Brexit and GDPR, the Nightmares Continue
We examine what the latest Brexit developments mean for your GDPR compliance
Two of 2018’s biggest news topics were the introduction of GDPR and the apparently never ending Brexit saga. You might be forgiven for rolling your eyes, as it seems that pretty much everyone in the country has had enough of both of these stories.
The latest developments in the Brexit saga now have new implications for GDPR and your compliance. GDPR came into force on the 25th of May last year and required all companies to bolster their existing data management processes with the aim of improving the rights for EU citizens whose data was held by third parties. As the 25th of May passed the UK was still a fully functioning member of the EU but it now looks increasingly likely that the UK will leave the EU in a, dreaded by some, ‘no deal’ scenario. If the UK does leave without a deal there could be dramatic ramifications for anyone who deals with partners on the continent.
The 29th of March 2019 has been repeatedly confirmed as the deadline for an initial Brexit deal, subject to potential transition periods which are yet to be confirmed. If the deadline is reached and no agreement has been found between the UK and the 27 EU member states interaction between UK based companies and partners or subsidiaries in the EU will have to change.
In that scenario the UK would then be considered a ‘third country’ and as a result EU organisations will have to be able to demonstrate that transfers to and from UK companies comply with their internal GDPR regulations. You might be thinking we comply now so surely we will comply even if we leave the EU. Don’t be so sure.
The UK government have already taken precautionary steps by releasing guidance around Data Protection if the UK chooses to leave with ‘no deal’. The guidance outlines planning requirements and the government’s approach to preparing the UK for this potential outcome and can be found here.
In the event of a ‘no deal’ exit the EU will have to make a decision on whether the UK can be awarded ‘adequacy status’. This would require the UK to demonstrate that its existing data protection laws are adequate and that companies within the UK are safe and suitably regulated to manage and process EU citizen’s data. If the UK passed the rigorous testing the EU commission would be able to make an adequacy decision and if successful personal data would be able to be transferred without further restriction. This would require vigorous investigation of the current legislation in place within the UK, in the form of the Data Protection Act 2018. The UK government have applied for a decision to be made in advance of any potential exit but the EU have decided they are not able to make any deliberations in advance and must wait until official confirmation of the UK becoming a third country.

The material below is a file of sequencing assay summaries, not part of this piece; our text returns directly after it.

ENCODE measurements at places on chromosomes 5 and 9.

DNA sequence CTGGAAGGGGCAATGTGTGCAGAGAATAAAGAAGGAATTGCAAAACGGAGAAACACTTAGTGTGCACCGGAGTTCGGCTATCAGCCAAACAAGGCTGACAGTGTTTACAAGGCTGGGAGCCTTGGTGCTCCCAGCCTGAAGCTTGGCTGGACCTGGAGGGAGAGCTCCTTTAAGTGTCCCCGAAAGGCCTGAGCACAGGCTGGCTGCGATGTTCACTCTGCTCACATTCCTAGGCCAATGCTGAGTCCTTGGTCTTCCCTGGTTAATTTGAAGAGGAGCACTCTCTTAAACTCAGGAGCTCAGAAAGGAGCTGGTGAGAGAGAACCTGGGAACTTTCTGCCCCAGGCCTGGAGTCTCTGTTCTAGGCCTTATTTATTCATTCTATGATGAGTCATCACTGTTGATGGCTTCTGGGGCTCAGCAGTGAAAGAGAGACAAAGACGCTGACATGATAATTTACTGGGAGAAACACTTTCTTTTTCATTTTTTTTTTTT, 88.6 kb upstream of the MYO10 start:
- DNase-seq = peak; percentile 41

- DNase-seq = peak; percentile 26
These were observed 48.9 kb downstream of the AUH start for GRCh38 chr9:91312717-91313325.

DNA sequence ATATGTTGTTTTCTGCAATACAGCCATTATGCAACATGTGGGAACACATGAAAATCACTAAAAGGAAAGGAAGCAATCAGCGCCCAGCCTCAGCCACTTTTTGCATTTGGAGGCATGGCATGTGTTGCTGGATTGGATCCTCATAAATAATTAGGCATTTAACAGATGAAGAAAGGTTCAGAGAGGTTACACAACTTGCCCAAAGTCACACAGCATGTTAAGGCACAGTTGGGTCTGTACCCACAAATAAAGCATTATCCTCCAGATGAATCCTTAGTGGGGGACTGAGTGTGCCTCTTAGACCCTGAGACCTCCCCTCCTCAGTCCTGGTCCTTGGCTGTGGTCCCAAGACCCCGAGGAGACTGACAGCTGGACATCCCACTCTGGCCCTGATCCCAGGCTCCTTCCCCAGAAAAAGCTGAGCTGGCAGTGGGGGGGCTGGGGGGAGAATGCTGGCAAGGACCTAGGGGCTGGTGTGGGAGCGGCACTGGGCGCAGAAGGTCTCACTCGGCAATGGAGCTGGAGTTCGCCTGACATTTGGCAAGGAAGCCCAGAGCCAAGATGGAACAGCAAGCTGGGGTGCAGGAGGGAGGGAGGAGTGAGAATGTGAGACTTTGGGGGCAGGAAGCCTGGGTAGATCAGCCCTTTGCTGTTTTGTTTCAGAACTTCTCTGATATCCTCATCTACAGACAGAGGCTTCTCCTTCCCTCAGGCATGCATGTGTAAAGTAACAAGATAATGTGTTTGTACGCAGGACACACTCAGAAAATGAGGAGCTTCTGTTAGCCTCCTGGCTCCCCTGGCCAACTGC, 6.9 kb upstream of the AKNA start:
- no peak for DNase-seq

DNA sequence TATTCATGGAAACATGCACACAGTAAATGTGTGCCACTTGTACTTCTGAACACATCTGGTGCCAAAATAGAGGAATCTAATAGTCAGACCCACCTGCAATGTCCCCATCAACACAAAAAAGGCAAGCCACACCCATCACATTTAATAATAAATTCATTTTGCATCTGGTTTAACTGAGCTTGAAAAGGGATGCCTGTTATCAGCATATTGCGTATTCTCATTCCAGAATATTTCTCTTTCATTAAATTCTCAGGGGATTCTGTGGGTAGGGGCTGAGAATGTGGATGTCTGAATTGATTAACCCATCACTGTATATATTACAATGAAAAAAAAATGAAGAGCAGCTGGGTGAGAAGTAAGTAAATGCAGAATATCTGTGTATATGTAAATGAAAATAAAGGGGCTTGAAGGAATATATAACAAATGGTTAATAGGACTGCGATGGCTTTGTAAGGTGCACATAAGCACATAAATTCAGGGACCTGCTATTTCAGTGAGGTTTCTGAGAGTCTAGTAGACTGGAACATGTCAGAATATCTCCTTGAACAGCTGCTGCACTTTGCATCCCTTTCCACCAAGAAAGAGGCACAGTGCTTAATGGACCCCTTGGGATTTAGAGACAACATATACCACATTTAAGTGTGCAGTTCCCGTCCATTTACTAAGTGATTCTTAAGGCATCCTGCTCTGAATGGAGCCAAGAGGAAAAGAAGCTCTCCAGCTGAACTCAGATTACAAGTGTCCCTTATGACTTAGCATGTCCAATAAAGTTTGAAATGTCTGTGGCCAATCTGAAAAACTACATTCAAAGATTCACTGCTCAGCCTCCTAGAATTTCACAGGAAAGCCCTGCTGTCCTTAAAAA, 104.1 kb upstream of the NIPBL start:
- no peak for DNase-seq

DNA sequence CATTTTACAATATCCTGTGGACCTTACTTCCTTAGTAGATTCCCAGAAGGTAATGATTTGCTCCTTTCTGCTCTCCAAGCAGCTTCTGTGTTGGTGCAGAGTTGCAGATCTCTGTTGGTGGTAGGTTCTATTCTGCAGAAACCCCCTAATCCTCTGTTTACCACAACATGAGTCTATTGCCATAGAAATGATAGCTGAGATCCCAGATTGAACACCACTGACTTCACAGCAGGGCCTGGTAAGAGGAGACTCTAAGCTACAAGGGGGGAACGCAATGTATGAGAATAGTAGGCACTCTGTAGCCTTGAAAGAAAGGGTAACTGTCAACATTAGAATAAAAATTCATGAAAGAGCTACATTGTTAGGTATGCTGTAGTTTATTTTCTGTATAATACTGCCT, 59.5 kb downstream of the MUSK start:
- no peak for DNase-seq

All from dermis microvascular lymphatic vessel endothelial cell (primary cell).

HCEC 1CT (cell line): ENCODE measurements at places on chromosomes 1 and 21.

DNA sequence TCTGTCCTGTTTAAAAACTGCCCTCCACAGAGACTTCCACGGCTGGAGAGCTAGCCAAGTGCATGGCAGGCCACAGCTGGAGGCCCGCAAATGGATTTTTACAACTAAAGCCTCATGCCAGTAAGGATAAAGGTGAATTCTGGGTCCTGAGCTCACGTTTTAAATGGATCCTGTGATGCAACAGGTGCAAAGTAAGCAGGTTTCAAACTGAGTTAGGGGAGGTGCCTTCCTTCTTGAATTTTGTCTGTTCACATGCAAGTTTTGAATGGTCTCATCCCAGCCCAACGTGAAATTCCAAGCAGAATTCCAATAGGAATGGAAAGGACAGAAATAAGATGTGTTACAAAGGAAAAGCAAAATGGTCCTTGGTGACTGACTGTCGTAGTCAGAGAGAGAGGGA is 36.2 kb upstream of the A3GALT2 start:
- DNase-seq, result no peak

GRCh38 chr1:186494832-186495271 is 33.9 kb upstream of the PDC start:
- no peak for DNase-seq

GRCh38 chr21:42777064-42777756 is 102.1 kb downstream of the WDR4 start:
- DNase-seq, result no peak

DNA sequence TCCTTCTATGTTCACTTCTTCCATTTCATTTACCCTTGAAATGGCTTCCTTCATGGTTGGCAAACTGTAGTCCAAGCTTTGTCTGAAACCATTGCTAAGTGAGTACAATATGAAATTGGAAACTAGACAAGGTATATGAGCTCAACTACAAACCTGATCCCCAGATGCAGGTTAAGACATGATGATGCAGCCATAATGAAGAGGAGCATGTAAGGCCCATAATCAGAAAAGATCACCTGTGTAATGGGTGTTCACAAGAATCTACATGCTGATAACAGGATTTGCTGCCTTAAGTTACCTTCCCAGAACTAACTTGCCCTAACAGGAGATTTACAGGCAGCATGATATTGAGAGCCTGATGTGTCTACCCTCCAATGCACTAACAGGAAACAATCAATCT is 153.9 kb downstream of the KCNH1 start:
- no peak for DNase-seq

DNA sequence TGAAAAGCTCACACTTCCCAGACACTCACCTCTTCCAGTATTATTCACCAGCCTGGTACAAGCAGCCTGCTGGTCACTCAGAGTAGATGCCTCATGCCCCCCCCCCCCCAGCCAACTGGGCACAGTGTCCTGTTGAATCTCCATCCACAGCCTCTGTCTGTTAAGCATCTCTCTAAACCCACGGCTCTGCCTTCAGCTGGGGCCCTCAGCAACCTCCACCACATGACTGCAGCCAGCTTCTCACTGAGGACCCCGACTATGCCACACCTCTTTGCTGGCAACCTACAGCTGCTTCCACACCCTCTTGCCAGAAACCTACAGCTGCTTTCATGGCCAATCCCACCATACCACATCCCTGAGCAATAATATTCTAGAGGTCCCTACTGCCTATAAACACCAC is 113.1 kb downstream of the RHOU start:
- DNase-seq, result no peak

No dramatic changes would be required to companies’ data regulation polices if the UK was awarded advocacy status, although any award is not guaranteed. Some analysts fear the EU might want to examine various factors in more detail before granting adequacy, including the controversial Investigatory Powers Act 2016. The Investigatory Powers Act 2016 has already been criticised by the European Court of Human Rights for giving the UK’s security and intelligence services too much access to private data which could potentially conflict with an individual citizen’s privacy.
Without advocacy status the UK, and companies within its territories, would be subject to further requirements and stipulations when interacting with an EU citizen’s data. The UK government appear to have already tried to alleviate fears when it comes to data transfer from the UK to the EU with the following statement.
“In recognition of the unprecedented degree of alignment between the UK and EU’s data protection regimes, the UK would at the point of exit continue to allow the free flow of personal data from the UK to the EU.”
The main area of concern for business would be the legitimacy of transferring data from the EU to the UK. There is no guarantee the EU will allow existing arrangements to continue in the event of a ‘no deal’ Brexit. There are also other areas which could be impacted by such an scenario. The EU-US Shield, an agreement in place to provide companies on both sides of the Atlantic with the mechanisms to comply with data protection requirements when transferring personal data, only applies to members of the EU. After a ‘no deal’ Brexit the UK would not be covered by any such agreements and new provisions might have to be arranged.
With the final outcome of Brexit still unclear no-one is sure whether UK based companies will need to make any changes to continue to share data with their partners based within the EU. For the meantime ensuring that data policies are as robust as possible, complying with current EU GDPR regulation and the UK’s own regulations is vital. In preparation for any potential outcome companies should ensure that data policies are meticulously recorded so that any changes can be made if and when required.